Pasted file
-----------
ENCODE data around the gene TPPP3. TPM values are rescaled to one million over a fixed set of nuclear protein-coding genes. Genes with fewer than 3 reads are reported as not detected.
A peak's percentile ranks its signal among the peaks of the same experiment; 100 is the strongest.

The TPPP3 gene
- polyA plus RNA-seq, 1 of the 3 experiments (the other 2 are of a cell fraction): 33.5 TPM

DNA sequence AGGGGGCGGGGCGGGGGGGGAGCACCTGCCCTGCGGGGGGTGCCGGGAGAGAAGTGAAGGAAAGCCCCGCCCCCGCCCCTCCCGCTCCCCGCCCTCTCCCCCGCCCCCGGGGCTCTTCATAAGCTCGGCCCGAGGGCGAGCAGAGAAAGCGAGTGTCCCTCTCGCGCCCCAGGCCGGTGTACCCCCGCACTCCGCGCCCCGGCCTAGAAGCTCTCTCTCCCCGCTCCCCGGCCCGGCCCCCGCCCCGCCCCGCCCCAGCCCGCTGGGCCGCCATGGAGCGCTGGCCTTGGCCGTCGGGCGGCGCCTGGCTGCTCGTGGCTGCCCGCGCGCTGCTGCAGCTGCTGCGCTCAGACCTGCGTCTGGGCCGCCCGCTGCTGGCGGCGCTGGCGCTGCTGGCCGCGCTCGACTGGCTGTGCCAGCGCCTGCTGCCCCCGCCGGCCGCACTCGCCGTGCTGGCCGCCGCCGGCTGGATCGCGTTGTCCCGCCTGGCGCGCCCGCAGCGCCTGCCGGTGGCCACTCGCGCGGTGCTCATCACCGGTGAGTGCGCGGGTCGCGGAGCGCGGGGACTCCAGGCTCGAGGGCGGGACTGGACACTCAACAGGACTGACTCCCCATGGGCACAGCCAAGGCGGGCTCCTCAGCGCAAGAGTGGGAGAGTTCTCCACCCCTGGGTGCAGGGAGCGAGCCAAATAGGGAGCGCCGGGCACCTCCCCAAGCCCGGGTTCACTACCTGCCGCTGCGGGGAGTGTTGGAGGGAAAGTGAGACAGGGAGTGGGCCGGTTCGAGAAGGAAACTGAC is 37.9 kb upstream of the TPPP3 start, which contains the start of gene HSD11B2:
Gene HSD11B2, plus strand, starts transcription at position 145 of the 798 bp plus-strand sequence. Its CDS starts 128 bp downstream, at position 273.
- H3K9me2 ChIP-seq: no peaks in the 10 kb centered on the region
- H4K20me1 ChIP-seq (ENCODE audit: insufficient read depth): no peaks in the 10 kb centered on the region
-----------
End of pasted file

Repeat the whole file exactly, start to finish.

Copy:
ENCODE data around the gene TPPP3. TPM values are rescaled to one million over a fixed set of nuclear protein-coding genes. Genes with fewer than 3 reads are reported as not detected.
A peak's percentile ranks its signal among the peaks of the same experiment; 100 is the strongest.

The TPPP3 gene
- polyA plus RNA-seq, 1 of the 3 experiments (the other 2 are of a cell fraction): 33.5 TPM

DNA sequence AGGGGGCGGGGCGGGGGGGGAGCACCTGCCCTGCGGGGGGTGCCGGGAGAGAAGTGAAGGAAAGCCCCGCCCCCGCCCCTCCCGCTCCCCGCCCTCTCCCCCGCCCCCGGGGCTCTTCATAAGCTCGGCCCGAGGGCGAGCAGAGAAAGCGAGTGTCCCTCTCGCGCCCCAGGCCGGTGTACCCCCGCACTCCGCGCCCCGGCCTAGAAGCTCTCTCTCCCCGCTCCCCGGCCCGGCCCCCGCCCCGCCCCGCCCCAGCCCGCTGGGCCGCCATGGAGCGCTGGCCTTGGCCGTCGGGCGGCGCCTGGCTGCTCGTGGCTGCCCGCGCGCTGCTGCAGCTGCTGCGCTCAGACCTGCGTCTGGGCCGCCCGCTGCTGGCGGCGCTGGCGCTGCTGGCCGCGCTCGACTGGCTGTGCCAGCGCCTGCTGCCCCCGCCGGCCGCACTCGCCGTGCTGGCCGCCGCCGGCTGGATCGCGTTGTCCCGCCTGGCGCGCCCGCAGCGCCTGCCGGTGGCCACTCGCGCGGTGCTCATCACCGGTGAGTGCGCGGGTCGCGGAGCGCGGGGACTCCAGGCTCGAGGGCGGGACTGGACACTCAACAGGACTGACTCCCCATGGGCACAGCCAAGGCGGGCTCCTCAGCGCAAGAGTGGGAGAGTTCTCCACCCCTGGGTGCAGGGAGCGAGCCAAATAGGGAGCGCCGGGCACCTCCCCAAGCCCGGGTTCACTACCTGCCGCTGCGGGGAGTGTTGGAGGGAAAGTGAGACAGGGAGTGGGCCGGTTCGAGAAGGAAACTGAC is 37.9 kb upstream of the TPPP3 start, which contains the start of gene HSD11B2:
Gene HSD11B2, plus strand, starts transcription at position 145 of the 798 bp plus-strand sequence. Its CDS starts 128 bp downstream, at position 273.
- H3K9me2 ChIP-seq: no peaks in the 10 kb centered on the region
- H4K20me1 ChIP-seq (ENCODE audit: insufficient read depth): no peaks in the 10 kb centered on the region